1. Ang Lee, "Foreword," Crouching Tiger Hidden Dragon: A Portrait of the Ang Lee Film (New York: Newmarket Press, 2000), p. 7
  2. Ibid.
  3. In interviews with the Western press, Wong speaks of being inspired by Hitchcock's Vertigo, as in this exchange with U.S. critic Scott Tobias published in The Onion, Volume 37, No. 07, pp. 1-7 March 2001: "I wanted to treat it like a Hitchcock film, where so much happens outside the frame, and the viewer's imagination creates a kind of suspense. Vertigo, especially, is something I always kept returning to in making the film."
  4. The soap opera tendency remains popular to this day, perpetuated largely by Japanese TV serials that are shown in the Chinese-speaking regions and also by long-standing traditions in Hong Kong and Taiwan cinemas (cf. the recent romance cycle in Hong Kong cinema, eg Sylvia Chang's Tempting Heart [1999], Jingle Ma's Fly Me to Polaris [1999], Wilson Yip's Juliet in Love [2000], Aubrey Lam's Twelve Nights [2000], etc.).
  5. Interview with Wong Kar-wai by Scott Tobias, The Onion, Vol. 37, No. 07, 1-7 March 2001.
  6. In Deren's film, a woman quite literally walks back in time, as symbolized by the opening shot of the filmmaker herself holding a thread that seemingly unspools in reverse, to mark the flow of the "thread of time" backwards as the chief protagonist follows this thread back in time.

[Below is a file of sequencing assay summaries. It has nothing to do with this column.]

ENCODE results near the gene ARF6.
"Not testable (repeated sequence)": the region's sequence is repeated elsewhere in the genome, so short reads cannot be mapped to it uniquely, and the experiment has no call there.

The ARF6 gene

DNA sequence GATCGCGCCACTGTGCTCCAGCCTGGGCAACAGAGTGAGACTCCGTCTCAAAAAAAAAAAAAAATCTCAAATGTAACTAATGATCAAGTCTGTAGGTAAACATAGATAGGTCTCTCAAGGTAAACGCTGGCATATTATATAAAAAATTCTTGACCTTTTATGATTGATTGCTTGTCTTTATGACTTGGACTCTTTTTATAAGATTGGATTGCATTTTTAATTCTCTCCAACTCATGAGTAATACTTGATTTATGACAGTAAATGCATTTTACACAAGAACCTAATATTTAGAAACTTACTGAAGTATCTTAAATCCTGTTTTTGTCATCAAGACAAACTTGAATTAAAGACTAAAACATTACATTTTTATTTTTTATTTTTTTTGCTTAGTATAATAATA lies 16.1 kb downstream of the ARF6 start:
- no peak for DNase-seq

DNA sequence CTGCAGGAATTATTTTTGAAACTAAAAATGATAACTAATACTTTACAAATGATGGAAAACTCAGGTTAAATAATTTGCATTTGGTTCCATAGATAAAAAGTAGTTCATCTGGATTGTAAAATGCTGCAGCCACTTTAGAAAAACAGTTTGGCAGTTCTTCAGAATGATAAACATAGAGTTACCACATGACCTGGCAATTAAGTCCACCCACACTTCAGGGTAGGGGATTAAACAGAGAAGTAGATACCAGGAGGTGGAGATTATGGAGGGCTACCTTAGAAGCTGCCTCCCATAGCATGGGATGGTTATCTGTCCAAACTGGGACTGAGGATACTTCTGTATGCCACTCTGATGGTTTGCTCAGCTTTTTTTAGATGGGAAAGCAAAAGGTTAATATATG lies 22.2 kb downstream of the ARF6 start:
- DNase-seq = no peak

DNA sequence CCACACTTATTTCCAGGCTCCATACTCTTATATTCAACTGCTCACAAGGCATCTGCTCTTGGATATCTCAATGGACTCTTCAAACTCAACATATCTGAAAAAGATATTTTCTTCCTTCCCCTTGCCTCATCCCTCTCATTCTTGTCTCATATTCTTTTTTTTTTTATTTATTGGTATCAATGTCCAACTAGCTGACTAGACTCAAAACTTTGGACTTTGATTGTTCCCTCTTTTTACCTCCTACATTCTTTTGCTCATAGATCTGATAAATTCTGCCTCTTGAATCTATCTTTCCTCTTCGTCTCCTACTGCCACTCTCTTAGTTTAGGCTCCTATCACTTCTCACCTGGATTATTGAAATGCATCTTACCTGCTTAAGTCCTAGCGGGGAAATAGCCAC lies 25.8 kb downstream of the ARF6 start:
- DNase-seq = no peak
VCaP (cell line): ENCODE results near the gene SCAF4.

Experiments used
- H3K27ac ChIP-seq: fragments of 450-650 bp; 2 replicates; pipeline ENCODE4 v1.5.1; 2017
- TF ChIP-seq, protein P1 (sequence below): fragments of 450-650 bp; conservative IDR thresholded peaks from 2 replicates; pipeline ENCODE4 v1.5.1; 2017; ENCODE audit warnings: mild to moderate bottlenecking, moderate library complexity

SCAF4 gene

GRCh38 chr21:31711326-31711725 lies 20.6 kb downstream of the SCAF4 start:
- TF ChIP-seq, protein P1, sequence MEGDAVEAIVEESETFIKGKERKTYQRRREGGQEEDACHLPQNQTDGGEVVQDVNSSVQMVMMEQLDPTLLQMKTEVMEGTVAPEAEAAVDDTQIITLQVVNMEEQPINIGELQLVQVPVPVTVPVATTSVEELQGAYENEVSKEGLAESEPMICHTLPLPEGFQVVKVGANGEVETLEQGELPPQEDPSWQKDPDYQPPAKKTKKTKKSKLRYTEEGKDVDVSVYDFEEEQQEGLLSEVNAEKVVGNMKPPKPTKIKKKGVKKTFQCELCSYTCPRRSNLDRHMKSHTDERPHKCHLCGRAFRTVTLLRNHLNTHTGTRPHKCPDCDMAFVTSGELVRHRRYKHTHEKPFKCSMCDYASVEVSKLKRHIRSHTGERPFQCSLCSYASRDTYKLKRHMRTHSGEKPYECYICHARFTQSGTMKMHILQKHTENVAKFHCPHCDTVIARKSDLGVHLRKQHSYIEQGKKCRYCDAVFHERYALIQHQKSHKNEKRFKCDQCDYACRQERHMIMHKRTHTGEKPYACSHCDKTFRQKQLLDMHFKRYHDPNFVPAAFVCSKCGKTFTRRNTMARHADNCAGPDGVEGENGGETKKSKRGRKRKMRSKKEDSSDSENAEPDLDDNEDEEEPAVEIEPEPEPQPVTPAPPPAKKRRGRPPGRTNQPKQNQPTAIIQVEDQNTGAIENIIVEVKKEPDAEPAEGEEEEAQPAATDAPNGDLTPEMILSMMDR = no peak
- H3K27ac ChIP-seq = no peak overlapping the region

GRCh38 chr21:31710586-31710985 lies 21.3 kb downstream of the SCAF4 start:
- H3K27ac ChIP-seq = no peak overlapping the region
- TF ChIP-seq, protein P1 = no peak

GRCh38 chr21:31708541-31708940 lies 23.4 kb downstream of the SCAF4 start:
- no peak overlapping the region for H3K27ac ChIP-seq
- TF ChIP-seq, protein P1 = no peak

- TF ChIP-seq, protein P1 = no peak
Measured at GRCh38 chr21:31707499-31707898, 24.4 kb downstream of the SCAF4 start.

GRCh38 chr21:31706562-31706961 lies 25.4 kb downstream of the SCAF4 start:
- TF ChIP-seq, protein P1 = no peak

7. The last sentence in this passage is my own translation of the Chinese foreword that is separately printed on transparent paper inserted into the book which differs from the English text printed on the pages. The last sentence in the English text reads: "Tête-bêche can also be the intersection of time: for instance, youthful eyes on an aging face, borrowed words on revisited dreams." See Tête-bêche: A Wong Kar Wai Project (Hong Kong: Block 2 Pictures).

© Stephen Teo, Senses of Cinema, March-April 2001
Stephen Teo is the author of
Hong Kong Cinema: The Extra Dimensions
(London: BFI, 1997).
He is currently engaged in his research project
for a Ph.D degree at RMIT University (Melbourne).


In the Mood for Love

TF1 Vidéo / Océan Films
Coffret Collector • 2-DVD-Set


93:54 min (= 97 min PAL)

  • 1:62:1/16:9 Anamorphic WideScreen
  • 8.10 mb/s
  • Cantonese Dolby Digital 5.1 Surround
  • Français Dolby Digital 5.1 Surround
  • Español Dolby Digital 2.1 Surround
  • Mandarin Dolby Digital 2.1 Surround
  • Deutsch
  • English
  • Español
  • Français
  • Italiano
  • Hellenikê
  • Nederlands
  • DVD 1: Présentation des chansons et des musiques
  • Bande-annonce originale
  • DVD 2: 4 scènes inédites et fin altérnative, avec commentaire optionnel du réal (34 min)
  • Interview avec Wong Kar-Wai (22 min)
  • Les coulisses du tournage : making of et interviews (19 min)
  • Promo-reel, teasers et bandes-annonces - 12 clips (16 min) : (avant Cannes, pour Cannes, sortie à Hong-Kong, sortie FR, sortie mondiale)
  • Le tour du monde de Wong Kar-Wai (5 min)
  • Featurettes: Les robes Qi Pao (2 min)
  • Les coiffures (3 min)
  • Le mah-jong (2 min)
  • Biographies et filmographies du réalisateur, des acteurs et des principaux techniciens
  • Commentaires sur la musique du film et la musique non utilisée
  • Film publicitaire du disque